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Culture > Arts

"I'm optimistic about Egypt"

Writer Alaa al-Aswany recounts a picaresque Egypt, in which powerful people, humble peasants, women of all walks of life, intellectuals and gays interweave their lives suggesting a reality that defies the stereotypes about the Muslim world. We propose an interview the author, censored in his homeland and persecuted by Islamist extremists, granted to Le Monde


Culture > Arts

A culture of Peace to unify Syria

Heritage for Peace is an organization focused on the support of Syrian people in their struggles for protection and safeguard of the country cultural heritage. The project was developed after the idea of Isber Sabrine: together we talked about Palmyra, the link between culture and identity and his work for Heritage for Peace.


Righteous > European Day of the Righteous

​New Righteous in the Garden of Warsaw

Annalia Guglielmi, in-depth connoisseur and direct witness to Polish history, tells about the ceremony for the Righteous held on 27 April in Warsaw. The joy to celebrate the moral opponents to totalitarianism and genocide worldwide melted with the sorrow for the passing away of a Righteous Among the Nations, a great civil figure for Poland and the world.


Culture > Arts

When the arts transmit memory

Francine Mayran, painter, ceramist and psychiatrist from Strasbourg, "born after World War II", expert at the Council of Europe, created portraits of the Righteous in the Holocaust and other genocide cases. In her opinion, all rivalry should be rejected in the name of a shared transmission of memory against indifference. 


Persecutions > Armenian Genocide

If the Holocaust were called a "massacre"

Israel Charny and Yair Auron were invited by the Armenian government to speak at the Centennial Observance of the Armenian Genocide in Yerevan, in April 2015. Here is one of their Haaretz articles criticizing Israel for allegedly refusing recognition to the Armenian Genocide out of a "self-serving" attitude. 


Persecutions > Armenian Genocide

The Armenian Righteous in the Milan Garden

Many are the Righteous who opposed the Metz Yeghern - the Great Evil, the genocide against the Armenians that started 100 years ago.


Persecutions > Armenian Genocide

The Memory of the Armenian Genocide

100 years after the Metz Yeghern, the "Great Evil" that hit the Armenian people, many towns remember the genocide perpetrated by the Young Turks through exhibitions, meetings, readings and conferences.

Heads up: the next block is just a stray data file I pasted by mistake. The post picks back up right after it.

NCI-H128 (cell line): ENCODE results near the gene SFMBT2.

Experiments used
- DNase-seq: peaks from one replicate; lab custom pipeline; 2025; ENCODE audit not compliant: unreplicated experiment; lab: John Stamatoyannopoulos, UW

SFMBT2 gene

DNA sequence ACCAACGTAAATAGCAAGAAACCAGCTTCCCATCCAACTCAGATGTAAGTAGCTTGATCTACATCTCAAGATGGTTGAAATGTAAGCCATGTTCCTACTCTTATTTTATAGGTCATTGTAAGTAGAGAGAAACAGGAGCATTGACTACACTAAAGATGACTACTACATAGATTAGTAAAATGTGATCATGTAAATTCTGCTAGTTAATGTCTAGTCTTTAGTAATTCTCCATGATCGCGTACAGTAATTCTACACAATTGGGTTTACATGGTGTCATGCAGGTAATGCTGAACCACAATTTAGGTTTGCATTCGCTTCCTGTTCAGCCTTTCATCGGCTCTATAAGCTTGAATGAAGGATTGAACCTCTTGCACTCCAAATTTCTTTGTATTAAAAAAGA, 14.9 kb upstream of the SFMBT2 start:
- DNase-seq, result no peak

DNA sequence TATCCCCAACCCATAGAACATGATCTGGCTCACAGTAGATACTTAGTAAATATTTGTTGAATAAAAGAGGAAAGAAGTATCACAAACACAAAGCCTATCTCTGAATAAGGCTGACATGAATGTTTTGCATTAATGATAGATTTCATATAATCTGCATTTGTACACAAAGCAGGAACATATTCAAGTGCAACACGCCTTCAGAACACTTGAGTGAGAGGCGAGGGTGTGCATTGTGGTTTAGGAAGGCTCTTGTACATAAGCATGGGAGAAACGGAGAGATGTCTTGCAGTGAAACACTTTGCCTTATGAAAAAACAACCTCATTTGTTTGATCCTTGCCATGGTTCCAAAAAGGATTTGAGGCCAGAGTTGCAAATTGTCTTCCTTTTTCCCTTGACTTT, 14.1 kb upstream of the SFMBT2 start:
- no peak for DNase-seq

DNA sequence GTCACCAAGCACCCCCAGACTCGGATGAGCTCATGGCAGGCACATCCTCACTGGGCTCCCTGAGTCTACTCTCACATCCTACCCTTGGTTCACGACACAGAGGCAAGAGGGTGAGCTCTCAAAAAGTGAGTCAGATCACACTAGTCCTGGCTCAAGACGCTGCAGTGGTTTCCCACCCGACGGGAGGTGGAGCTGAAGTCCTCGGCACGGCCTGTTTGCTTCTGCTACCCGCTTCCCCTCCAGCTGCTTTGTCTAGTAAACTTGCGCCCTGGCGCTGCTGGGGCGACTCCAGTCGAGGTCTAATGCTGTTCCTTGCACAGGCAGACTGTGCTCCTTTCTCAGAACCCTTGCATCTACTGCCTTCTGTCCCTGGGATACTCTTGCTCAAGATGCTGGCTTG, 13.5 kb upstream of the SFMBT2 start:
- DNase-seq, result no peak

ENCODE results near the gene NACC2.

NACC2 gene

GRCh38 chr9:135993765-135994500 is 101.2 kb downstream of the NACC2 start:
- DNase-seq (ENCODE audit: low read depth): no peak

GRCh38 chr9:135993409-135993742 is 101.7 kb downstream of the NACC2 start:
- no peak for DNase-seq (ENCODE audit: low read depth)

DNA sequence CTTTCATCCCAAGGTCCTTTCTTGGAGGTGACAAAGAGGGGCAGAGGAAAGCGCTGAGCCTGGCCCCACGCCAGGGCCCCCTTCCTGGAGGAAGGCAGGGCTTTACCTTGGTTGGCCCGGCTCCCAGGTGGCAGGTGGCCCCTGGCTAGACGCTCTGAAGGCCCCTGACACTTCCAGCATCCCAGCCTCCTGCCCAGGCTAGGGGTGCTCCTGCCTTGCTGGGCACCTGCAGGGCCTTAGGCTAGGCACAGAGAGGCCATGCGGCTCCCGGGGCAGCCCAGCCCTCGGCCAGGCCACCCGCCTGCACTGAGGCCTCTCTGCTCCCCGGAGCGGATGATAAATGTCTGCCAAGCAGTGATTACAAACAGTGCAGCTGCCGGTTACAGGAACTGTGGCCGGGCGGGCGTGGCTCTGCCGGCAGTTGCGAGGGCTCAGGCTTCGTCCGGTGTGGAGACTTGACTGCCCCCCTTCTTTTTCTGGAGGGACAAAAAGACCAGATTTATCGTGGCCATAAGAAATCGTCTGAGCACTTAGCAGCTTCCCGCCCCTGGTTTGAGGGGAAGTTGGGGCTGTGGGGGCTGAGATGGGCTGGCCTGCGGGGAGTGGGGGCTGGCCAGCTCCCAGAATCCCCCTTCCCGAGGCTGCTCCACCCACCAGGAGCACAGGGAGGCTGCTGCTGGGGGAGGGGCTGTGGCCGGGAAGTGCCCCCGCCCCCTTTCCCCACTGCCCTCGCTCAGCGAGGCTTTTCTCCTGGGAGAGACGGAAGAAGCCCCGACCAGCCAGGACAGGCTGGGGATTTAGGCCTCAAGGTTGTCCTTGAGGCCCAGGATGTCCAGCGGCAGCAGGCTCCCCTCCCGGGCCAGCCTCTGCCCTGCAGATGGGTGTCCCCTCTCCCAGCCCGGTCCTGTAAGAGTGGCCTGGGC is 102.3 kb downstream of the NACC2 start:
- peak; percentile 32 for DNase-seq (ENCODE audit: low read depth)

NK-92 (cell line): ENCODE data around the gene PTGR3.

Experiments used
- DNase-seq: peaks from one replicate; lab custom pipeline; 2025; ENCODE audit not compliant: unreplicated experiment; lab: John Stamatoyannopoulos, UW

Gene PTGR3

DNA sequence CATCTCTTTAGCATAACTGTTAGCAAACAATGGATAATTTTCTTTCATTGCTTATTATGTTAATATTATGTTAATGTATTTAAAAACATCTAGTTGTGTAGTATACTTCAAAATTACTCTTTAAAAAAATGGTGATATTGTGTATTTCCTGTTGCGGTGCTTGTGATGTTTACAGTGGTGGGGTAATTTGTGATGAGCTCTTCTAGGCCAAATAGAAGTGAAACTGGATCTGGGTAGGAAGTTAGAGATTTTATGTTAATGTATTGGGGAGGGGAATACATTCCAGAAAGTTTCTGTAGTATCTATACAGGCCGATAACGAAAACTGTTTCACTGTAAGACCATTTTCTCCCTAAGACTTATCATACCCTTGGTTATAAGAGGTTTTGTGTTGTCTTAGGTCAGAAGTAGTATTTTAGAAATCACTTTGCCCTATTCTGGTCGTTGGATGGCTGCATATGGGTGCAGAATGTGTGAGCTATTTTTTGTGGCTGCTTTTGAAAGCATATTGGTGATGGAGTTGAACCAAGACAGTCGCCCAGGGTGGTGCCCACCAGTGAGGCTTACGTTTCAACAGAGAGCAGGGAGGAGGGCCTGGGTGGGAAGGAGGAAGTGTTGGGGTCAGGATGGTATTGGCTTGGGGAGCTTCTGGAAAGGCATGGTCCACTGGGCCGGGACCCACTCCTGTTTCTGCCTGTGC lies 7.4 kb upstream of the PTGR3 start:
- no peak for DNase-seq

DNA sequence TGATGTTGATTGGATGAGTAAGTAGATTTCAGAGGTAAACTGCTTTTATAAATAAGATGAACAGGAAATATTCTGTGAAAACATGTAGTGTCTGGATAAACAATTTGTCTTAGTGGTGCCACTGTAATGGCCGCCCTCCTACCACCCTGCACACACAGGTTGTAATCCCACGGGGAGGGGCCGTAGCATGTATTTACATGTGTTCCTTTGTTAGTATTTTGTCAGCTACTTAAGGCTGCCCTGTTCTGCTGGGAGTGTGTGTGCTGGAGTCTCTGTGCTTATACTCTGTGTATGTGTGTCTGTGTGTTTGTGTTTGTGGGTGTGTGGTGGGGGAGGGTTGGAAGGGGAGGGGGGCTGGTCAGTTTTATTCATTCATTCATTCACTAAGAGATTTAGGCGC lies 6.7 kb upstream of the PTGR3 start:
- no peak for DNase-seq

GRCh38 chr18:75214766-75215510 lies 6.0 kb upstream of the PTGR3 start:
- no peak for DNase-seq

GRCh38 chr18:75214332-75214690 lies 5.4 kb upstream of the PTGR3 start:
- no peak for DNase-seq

Persecutions > Armenian Genocide

Hrant Dink-Street in Gezi Park

Dogan Akhanli, German-Turkish writer and activist honored on 6 March, European Day of the Righteous, held a performance on his last day in Turkey, the country that imprisoned him for 4 months for denouncing the Armenian genocide. We are pleased to publish the text, based on his latest novel Die Richter des jüngsten Gerichts (the Judges of the Most Recent Court).  


the analysis

​When self-sacrifice leads to evil

editorial by Gabriele Nissim, chairman of Gariwo, the forest of the Righteous, 26 May 2015

Does self-sacrifice necessarily lead to the accomplishment of Good? This is the key question that the stimulating book by Israeli philosopher Moshe Halbertal, On Sacrifice, raises on this subject. An established habit to follow a certain kind of Catholic morals would seem to suggest this.

Those who renounce themselves in the name of an upper good, be that a cause such as revolution, self-sacrifice at war, or putting one’s aspirations aside to fulfil the dreams of one’s parents, would deserve our appreciation anyway. However, things are not really so easy. 


Happy Birthday Sir Nicholas Winton!

Nicholas Winton

Nicholas Winton was born in England on May, 19 1909. In 1938 he became a stockbroker in London. In September of the same year Hitler invaded the Czechoslovak Sudetenland. Winton was about to leave for a skiing holiday, when he received a phone call from a friend at the British Embassy in Czechoslovakia: "I need your help. Don't bother bringing your skis."  He would save 669 Jewish children arranging train trips to London. 


"The letter to Hitler"

Gabriele Nissim's book

Gabriele Nissim's latest book tells the story of Armin T. Wegner, witness to the Armenian genocide, the totalitarian drift of the Soviet Union and the Holocaust. It is a powerful account of how a "special German" defied the cruellest power to denounce persecutions against the Armenians and the Jews. 

The movie

The Cut

Fatih Akin, German director with Turkish origins, recalls the facts and the story of an Armenian father of two girls during the terrible years of the Armenian Genocide, in the occasion of its Centenary.


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